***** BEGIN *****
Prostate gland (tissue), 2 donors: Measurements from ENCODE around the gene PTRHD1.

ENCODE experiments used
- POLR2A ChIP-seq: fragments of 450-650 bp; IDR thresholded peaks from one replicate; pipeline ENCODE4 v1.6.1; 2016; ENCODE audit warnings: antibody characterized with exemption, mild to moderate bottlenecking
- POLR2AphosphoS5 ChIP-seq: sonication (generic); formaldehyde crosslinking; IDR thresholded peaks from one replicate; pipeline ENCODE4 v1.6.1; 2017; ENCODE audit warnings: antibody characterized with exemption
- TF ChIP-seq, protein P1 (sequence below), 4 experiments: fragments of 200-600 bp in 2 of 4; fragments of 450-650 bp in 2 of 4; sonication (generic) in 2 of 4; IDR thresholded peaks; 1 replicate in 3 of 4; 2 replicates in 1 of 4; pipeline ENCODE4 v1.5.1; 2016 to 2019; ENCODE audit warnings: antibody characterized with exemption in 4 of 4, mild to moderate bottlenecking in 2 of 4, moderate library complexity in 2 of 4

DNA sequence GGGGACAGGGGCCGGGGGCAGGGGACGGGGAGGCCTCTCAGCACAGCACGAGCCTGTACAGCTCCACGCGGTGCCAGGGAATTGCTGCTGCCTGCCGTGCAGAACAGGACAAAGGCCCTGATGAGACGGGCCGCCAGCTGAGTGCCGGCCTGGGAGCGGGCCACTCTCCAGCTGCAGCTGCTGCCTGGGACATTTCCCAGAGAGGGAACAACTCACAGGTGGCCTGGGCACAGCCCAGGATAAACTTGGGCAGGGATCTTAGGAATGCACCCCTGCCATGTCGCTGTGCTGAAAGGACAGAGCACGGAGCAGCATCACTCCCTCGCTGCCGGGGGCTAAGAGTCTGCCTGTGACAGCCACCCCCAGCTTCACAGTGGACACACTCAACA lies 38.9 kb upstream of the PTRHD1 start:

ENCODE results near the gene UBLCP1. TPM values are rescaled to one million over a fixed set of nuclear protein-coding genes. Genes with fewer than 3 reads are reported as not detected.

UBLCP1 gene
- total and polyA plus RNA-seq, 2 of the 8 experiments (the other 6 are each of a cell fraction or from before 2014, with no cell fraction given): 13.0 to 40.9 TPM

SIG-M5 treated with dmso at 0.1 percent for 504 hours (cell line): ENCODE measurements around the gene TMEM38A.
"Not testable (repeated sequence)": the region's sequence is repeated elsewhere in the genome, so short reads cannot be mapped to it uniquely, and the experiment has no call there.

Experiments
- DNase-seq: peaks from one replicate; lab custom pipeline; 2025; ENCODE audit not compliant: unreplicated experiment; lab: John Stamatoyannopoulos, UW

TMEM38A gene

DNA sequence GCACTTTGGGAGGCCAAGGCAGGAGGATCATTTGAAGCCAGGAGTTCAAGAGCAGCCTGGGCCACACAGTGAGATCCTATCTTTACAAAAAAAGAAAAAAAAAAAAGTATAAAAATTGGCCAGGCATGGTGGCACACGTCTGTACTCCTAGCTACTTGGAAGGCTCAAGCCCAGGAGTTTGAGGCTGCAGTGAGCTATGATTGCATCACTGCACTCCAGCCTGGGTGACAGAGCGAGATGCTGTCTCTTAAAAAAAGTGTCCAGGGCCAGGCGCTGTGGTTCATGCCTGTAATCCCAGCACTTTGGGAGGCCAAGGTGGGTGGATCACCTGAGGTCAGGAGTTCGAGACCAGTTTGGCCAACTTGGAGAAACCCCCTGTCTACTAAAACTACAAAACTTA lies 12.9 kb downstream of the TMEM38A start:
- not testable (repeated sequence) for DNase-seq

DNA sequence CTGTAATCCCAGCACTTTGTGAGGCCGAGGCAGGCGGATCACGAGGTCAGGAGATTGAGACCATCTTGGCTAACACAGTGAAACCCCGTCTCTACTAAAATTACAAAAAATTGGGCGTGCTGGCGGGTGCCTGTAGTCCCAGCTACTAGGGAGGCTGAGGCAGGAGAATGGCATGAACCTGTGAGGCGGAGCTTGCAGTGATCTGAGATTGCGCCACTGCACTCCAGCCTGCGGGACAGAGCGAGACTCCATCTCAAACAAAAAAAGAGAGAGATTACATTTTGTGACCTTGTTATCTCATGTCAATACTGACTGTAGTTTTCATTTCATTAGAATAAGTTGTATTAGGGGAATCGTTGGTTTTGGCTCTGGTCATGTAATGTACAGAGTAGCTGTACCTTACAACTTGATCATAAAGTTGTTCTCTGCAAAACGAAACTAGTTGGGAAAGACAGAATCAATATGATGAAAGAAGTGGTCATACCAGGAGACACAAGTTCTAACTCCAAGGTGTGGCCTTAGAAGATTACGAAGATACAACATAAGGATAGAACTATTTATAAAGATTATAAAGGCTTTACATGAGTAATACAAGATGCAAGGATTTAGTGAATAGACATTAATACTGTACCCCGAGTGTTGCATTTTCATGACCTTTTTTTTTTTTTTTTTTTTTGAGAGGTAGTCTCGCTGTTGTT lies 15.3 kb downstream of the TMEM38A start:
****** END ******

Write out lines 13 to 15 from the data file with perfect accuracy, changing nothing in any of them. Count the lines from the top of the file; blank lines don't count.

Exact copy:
- DNase-seq: peaks from one replicate; lab custom pipeline; 2025; ENCODE audit not compliant: unreplicated experiment; lab: John Stamatoyannopoulos, UW

TMEM38A gene

DNA sequence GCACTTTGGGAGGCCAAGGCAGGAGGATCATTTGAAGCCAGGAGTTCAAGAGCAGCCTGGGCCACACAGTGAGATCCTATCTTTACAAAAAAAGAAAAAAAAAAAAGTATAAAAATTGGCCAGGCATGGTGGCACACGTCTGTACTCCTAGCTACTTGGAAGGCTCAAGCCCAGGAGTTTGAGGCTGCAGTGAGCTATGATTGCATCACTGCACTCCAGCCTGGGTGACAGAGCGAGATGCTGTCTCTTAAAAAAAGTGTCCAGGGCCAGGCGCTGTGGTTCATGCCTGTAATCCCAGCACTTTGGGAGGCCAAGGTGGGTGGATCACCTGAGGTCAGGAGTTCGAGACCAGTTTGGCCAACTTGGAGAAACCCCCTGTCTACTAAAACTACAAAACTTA lies 12.9 kb downstream of the TMEM38A start: